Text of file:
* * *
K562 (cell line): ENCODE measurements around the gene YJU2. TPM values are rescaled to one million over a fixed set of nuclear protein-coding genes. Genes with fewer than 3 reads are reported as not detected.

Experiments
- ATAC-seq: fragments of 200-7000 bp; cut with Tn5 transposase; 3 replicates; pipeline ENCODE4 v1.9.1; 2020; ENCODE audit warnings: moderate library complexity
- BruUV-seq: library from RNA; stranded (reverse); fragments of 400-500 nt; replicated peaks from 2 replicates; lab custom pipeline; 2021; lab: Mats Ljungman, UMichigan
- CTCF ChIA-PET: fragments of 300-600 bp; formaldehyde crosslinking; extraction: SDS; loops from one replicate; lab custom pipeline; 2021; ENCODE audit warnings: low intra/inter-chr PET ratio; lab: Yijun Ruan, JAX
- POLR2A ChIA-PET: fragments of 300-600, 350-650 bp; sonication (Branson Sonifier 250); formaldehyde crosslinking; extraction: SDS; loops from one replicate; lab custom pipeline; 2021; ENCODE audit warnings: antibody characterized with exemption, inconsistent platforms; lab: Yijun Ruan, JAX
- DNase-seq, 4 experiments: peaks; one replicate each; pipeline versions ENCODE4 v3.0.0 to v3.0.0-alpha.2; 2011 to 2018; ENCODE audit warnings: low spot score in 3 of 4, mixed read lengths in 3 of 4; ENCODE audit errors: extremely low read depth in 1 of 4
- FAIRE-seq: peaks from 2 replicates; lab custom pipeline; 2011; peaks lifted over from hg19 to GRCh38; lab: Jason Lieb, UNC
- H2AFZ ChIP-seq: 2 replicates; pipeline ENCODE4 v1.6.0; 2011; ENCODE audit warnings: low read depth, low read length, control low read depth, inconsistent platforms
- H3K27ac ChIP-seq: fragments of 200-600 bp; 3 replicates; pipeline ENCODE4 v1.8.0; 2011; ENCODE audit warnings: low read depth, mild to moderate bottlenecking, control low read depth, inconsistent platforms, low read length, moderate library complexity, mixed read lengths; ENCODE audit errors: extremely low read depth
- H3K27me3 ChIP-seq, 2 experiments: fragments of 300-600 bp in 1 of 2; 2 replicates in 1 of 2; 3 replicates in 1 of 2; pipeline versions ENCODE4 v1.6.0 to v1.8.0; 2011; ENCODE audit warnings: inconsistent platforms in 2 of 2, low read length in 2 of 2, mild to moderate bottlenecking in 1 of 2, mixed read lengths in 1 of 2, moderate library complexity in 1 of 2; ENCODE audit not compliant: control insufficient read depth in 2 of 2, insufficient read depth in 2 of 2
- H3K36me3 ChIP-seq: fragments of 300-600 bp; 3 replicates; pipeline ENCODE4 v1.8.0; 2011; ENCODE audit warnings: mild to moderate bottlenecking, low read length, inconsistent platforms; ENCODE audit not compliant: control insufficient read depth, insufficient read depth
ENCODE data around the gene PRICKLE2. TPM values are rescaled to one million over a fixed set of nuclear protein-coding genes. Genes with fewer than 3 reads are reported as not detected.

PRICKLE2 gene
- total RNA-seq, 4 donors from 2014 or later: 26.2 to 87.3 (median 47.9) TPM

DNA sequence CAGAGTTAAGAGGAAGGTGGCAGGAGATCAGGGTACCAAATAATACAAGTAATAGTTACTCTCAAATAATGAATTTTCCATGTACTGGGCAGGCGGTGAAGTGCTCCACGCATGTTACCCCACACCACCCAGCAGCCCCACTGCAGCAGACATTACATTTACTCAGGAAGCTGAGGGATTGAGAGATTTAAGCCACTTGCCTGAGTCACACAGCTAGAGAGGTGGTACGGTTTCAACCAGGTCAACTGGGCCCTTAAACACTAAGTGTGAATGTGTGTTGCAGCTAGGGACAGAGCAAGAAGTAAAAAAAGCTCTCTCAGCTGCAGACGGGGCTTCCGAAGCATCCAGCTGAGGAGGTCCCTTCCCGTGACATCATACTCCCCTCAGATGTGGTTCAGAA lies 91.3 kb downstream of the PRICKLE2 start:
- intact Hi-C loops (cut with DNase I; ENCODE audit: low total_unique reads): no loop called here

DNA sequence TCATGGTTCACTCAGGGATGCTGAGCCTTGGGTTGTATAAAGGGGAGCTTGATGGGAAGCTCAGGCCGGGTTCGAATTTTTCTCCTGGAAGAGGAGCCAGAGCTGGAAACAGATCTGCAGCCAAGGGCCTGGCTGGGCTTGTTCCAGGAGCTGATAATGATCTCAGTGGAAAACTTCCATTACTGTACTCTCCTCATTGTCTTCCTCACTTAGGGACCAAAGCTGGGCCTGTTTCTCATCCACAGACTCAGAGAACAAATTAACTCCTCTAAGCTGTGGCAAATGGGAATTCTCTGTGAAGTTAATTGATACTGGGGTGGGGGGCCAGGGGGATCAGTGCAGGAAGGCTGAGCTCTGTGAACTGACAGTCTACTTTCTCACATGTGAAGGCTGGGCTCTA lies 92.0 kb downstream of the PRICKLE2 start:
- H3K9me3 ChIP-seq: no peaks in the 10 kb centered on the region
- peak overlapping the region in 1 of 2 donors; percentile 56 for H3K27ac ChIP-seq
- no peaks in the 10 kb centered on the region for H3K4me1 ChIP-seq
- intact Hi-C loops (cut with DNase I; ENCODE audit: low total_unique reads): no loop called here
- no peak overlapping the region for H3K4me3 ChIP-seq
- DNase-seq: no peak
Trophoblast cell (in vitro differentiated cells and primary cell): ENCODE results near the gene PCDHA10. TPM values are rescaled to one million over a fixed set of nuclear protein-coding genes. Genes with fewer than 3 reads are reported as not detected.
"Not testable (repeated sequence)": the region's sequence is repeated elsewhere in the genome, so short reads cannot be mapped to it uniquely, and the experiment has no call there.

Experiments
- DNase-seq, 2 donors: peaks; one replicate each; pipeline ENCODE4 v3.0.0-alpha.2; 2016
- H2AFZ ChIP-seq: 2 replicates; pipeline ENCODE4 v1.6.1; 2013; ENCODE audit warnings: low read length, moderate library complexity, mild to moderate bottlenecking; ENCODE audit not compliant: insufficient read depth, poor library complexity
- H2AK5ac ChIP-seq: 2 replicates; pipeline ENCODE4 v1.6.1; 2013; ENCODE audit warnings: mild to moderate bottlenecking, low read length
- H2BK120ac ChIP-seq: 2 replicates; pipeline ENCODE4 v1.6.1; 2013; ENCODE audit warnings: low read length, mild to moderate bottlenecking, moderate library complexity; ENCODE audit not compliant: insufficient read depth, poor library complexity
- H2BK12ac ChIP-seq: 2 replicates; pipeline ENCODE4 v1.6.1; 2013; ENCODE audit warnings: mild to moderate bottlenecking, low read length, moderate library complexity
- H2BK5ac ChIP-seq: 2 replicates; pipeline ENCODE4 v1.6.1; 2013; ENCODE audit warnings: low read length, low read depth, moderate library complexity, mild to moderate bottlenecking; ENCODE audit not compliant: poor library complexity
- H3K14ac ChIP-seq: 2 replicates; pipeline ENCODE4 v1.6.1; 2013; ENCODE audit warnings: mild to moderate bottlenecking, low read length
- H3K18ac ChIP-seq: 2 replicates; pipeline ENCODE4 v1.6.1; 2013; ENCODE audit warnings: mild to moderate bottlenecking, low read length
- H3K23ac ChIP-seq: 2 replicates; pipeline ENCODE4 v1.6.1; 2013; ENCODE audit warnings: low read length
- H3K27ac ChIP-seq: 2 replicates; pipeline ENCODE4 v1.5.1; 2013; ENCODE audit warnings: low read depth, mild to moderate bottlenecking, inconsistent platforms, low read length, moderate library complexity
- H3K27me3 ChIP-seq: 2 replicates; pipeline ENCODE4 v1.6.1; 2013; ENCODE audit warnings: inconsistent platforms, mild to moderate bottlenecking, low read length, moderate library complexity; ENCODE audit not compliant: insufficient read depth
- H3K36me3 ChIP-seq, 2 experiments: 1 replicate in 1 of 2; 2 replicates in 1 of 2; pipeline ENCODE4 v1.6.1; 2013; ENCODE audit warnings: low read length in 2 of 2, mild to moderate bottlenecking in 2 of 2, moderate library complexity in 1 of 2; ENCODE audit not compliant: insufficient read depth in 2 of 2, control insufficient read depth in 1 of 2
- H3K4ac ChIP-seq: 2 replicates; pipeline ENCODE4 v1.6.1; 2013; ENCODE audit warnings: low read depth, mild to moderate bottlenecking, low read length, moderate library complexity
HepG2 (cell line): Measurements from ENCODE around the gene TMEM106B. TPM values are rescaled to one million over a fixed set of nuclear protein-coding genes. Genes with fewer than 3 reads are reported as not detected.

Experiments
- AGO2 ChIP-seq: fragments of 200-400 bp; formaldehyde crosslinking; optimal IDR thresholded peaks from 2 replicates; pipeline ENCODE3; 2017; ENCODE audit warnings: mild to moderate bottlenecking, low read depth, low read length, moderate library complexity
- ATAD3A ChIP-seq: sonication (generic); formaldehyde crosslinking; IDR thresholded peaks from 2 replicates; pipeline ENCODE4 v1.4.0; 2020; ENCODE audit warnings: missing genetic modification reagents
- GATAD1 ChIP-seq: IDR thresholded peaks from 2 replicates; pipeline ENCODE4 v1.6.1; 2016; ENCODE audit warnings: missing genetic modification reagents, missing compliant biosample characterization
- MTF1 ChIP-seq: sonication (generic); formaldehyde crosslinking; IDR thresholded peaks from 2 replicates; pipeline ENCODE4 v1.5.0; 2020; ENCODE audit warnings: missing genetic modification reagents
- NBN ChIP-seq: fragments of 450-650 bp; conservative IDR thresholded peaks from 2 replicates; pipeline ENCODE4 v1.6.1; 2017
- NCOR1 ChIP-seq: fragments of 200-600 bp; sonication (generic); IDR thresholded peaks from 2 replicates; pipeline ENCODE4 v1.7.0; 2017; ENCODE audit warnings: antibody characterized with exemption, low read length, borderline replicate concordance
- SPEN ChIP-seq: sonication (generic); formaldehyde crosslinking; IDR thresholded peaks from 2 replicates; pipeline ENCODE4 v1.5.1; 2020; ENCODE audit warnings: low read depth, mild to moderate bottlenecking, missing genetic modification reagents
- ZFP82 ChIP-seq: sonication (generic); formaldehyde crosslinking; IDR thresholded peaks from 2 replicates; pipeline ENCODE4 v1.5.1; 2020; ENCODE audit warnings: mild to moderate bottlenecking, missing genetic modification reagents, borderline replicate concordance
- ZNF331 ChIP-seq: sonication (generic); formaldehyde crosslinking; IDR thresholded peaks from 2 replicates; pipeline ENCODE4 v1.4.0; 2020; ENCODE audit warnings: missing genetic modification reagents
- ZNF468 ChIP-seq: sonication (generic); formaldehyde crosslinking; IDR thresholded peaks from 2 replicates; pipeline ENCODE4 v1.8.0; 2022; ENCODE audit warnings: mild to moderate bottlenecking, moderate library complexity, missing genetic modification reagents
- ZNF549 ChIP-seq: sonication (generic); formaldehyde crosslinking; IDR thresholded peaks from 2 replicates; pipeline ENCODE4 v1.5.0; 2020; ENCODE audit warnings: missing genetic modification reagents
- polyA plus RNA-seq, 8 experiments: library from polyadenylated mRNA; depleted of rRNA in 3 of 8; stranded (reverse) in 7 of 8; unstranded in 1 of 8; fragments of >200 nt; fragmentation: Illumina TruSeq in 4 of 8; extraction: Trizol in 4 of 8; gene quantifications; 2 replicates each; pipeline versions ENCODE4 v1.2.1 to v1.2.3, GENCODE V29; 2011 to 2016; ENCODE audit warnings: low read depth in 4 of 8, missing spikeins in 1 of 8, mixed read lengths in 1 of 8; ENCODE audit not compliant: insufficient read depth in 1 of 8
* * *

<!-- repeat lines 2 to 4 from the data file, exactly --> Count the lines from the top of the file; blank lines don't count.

Experiments
- ATAC-seq: fragments of 200-7000 bp; cut with Tn5 transposase; 3 replicates; pipeline ENCODE4 v1.9.1; 2020; ENCODE audit warnings: moderate library complexity
- BruUV-seq: library from RNA; stranded (reverse); fragments of 400-500 nt; replicated peaks from 2 replicates; lab custom pipeline; 2021; lab: Mats Ljungman, UMichigan